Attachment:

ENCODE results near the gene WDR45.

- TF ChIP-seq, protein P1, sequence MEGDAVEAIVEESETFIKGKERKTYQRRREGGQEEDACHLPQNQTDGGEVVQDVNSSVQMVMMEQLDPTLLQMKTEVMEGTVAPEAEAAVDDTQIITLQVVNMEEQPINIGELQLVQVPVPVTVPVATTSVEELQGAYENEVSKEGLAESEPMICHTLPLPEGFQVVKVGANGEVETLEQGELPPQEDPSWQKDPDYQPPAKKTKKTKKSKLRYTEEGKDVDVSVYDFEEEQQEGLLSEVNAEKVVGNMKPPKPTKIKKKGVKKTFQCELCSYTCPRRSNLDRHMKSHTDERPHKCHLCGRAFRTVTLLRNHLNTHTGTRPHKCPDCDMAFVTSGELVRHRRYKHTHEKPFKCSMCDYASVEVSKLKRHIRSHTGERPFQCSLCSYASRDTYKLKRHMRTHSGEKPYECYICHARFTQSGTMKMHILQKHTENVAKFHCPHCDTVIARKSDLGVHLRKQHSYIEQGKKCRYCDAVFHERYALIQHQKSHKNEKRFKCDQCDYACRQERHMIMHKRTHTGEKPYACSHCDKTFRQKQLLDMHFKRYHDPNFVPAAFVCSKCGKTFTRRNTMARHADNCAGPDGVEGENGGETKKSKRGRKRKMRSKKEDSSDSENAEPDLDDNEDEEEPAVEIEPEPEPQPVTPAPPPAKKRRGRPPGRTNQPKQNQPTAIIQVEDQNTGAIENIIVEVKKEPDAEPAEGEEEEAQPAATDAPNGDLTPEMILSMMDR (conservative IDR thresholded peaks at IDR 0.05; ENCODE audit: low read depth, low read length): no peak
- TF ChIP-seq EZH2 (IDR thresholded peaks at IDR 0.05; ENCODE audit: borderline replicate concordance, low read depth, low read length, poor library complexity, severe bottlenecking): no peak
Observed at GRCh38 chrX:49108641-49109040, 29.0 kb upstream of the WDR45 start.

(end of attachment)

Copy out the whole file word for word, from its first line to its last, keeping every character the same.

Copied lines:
ENCODE results near the gene WDR45.

- TF ChIP-seq, protein P1, sequence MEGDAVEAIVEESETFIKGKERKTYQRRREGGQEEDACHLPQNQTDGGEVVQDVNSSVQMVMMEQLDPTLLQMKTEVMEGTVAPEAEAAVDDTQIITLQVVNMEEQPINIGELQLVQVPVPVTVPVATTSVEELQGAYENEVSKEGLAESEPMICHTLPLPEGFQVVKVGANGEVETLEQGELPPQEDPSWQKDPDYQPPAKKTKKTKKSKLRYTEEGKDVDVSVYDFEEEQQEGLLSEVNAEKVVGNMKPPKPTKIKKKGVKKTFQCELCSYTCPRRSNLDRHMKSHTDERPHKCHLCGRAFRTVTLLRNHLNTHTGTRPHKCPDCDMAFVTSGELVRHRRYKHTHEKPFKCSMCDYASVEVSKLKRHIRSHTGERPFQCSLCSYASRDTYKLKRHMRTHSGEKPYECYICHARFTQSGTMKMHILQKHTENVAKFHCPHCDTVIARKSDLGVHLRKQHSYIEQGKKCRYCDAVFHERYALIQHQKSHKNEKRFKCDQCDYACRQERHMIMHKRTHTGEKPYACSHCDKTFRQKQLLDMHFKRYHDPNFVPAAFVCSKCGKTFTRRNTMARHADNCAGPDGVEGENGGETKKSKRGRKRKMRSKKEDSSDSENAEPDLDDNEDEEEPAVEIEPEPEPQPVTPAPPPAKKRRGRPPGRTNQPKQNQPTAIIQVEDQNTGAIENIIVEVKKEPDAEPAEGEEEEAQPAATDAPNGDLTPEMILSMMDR (conservative IDR thresholded peaks at IDR 0.05; ENCODE audit: low read depth, low read length): no peak
- TF ChIP-seq EZH2 (IDR thresholded peaks at IDR 0.05; ENCODE audit: borderline replicate concordance, low read depth, low read length, poor library complexity, severe bottlenecking): no peak
Observed at GRCh38 chrX:49108641-49109040, 29.0 kb upstream of the WDR45 start.